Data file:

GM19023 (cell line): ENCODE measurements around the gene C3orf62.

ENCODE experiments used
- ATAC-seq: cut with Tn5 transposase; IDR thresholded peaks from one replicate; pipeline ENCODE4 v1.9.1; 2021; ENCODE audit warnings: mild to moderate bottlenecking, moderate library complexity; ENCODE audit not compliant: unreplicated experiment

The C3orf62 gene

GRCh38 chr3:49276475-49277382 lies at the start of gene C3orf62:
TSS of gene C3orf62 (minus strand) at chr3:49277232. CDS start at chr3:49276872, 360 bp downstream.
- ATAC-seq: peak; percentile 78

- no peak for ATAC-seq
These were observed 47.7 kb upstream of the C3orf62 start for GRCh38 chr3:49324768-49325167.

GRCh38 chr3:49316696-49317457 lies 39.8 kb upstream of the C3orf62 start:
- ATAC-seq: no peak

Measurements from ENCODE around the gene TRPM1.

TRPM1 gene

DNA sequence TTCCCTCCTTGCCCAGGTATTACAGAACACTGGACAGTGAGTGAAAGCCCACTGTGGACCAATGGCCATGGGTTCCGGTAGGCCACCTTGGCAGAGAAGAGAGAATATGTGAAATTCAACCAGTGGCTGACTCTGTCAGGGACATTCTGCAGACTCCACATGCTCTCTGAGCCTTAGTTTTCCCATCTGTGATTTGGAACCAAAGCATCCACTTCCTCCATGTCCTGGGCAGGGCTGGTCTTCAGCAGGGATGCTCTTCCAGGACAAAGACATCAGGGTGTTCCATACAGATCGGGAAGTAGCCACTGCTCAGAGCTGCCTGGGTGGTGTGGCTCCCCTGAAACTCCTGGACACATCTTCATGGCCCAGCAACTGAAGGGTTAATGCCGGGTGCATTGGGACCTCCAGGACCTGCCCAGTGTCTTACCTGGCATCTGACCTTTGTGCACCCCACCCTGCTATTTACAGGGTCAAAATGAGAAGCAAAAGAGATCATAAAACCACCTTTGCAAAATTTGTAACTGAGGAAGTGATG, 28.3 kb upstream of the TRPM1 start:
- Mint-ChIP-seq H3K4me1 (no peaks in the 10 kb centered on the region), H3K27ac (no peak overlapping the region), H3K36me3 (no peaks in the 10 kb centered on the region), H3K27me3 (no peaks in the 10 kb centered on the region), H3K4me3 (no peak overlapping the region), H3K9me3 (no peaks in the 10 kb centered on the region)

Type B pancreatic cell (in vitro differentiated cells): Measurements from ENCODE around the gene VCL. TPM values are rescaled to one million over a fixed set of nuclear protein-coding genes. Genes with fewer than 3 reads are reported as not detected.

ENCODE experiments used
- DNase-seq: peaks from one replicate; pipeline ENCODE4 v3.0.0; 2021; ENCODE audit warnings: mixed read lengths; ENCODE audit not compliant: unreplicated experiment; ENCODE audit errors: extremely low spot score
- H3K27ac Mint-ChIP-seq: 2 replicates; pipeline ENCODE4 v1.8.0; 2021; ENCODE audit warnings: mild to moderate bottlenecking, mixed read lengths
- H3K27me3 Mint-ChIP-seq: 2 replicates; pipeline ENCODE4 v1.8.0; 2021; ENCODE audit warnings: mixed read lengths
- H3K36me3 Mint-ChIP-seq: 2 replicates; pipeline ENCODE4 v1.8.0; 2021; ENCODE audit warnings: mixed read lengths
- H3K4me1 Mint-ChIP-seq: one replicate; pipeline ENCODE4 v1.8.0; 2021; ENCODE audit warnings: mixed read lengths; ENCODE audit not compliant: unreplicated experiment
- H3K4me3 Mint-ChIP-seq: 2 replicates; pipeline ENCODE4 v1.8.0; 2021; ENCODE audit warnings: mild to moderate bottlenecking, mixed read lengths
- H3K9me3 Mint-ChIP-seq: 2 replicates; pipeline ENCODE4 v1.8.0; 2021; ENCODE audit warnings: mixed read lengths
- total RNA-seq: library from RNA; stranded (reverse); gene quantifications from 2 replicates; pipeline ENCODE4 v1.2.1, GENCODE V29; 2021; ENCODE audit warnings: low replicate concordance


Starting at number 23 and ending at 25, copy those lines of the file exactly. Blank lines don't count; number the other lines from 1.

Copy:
- H3K4me3 Mint-ChIP-seq: 2 replicates; pipeline ENCODE4 v1.8.0; 2021; ENCODE audit warnings: mild to moderate bottlenecking, mixed read lengths
- H3K9me3 Mint-ChIP-seq: 2 replicates; pipeline ENCODE4 v1.8.0; 2021; ENCODE audit warnings: mixed read lengths
- total RNA-seq: library from RNA; stranded (reverse); gene quantifications from 2 replicates; pipeline ENCODE4 v1.2.1, GENCODE V29; 2021; ENCODE audit warnings: low replicate concordance